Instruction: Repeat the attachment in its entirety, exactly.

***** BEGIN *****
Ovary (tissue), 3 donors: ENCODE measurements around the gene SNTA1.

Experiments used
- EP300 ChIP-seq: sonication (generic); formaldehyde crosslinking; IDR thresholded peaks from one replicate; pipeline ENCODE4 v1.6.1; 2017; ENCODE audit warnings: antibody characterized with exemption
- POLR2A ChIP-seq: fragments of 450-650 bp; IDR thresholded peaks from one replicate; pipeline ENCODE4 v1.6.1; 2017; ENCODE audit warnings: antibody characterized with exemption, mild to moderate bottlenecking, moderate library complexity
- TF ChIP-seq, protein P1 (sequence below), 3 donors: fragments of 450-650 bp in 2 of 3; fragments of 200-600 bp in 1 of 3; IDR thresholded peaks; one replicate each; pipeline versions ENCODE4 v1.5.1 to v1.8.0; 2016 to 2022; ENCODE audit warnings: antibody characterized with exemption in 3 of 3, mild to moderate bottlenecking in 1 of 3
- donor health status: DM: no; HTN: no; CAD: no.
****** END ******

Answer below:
Ovary (tissue), 3 donors: ENCODE measurements around the gene SNTA1.

Experiments used
- EP300 ChIP-seq: sonication (generic); formaldehyde crosslinking; IDR thresholded peaks from one replicate; pipeline ENCODE4 v1.6.1; 2017; ENCODE audit warnings: antibody characterized with exemption
- POLR2A ChIP-seq: fragments of 450-650 bp; IDR thresholded peaks from one replicate; pipeline ENCODE4 v1.6.1; 2017; ENCODE audit warnings: antibody characterized with exemption, mild to moderate bottlenecking, moderate library complexity
- TF ChIP-seq, protein P1 (sequence below), 3 donors: fragments of 450-650 bp in 2 of 3; fragments of 200-600 bp in 1 of 3; IDR thresholded peaks; one replicate each; pipeline versions ENCODE4 v1.5.1 to v1.8.0; 2016 to 2022; ENCODE audit warnings: antibody characterized with exemption in 3 of 3, mild to moderate bottlenecking in 1 of 3
- donor health status: DM: no; HTN: no; CAD: no.